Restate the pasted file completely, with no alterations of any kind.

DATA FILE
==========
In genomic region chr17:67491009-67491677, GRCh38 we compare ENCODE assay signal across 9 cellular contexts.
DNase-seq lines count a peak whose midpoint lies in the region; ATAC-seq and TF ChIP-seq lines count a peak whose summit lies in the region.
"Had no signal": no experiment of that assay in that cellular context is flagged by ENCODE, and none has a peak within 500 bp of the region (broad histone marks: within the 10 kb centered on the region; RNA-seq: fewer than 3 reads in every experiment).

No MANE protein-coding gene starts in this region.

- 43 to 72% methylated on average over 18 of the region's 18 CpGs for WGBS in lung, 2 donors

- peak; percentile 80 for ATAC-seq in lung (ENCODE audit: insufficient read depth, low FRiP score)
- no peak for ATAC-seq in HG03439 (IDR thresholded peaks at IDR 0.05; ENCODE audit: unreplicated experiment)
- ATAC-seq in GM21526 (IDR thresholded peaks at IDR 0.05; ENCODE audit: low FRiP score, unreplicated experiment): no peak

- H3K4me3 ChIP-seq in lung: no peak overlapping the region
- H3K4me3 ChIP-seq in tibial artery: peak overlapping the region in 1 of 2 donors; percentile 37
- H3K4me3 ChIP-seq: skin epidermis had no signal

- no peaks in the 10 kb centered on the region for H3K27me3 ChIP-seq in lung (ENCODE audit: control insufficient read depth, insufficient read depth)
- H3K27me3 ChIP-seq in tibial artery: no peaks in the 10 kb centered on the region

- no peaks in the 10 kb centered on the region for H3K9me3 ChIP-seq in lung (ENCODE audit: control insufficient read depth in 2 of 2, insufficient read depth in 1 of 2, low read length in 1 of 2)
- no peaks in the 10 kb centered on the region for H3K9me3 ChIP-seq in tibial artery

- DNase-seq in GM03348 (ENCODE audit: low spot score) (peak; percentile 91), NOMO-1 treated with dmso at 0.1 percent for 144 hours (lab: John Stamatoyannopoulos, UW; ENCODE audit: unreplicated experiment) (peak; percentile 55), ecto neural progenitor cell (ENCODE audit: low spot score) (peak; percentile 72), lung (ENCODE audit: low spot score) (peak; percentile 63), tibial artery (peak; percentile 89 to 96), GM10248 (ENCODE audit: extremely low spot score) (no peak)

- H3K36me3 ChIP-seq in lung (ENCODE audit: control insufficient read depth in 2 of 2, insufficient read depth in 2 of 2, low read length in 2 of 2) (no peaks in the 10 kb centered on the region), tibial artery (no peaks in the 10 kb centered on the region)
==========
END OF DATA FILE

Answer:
In genomic region chr17:67491009-67491677, GRCh38 we compare ENCODE assay signal across 9 cellular contexts.
DNase-seq lines count a peak whose midpoint lies in the region; ATAC-seq and TF ChIP-seq lines count a peak whose summit lies in the region.
"Had no signal": no experiment of that assay in that cellular context is flagged by ENCODE, and none has a peak within 500 bp of the region (broad histone marks: within the 10 kb centered on the region; RNA-seq: fewer than 3 reads in every experiment).

No MANE protein-coding gene starts in this region.

- 43 to 72% methylated on average over 18 of the region's 18 CpGs for WGBS in lung, 2 donors

- peak; percentile 80 for ATAC-seq in lung (ENCODE audit: insufficient read depth, low FRiP score)
- no peak for ATAC-seq in HG03439 (IDR thresholded peaks at IDR 0.05; ENCODE audit: unreplicated experiment)
- ATAC-seq in GM21526 (IDR thresholded peaks at IDR 0.05; ENCODE audit: low FRiP score, unreplicated experiment): no peak

- H3K4me3 ChIP-seq in lung: no peak overlapping the region
- H3K4me3 ChIP-seq in tibial artery: peak overlapping the region in 1 of 2 donors; percentile 37
- H3K4me3 ChIP-seq: skin epidermis had no signal

- no peaks in the 10 kb centered on the region for H3K27me3 ChIP-seq in lung (ENCODE audit: control insufficient read depth, insufficient read depth)
- H3K27me3 ChIP-seq in tibial artery: no peaks in the 10 kb centered on the region

- no peaks in the 10 kb centered on the region for H3K9me3 ChIP-seq in lung (ENCODE audit: control insufficient read depth in 2 of 2, insufficient read depth in 1 of 2, low read length in 1 of 2)
- no peaks in the 10 kb centered on the region for H3K9me3 ChIP-seq in tibial artery

- DNase-seq in GM03348 (ENCODE audit: low spot score) (peak; percentile 91), NOMO-1 treated with dmso at 0.1 percent for 144 hours (lab: John Stamatoyannopoulos, UW; ENCODE audit: unreplicated experiment) (peak; percentile 55), ecto neural progenitor cell (ENCODE audit: low spot score) (peak; percentile 72), lung (ENCODE audit: low spot score) (peak; percentile 63), tibial artery (peak; percentile 89 to 96), GM10248 (ENCODE audit: extremely low spot score) (no peak)

- H3K36me3 ChIP-seq in lung (ENCODE audit: control insufficient read depth in 2 of 2, insufficient read depth in 2 of 2, low read length in 2 of 2) (no peaks in the 10 kb centered on the region), tibial artery (no peaks in the 10 kb centered on the region)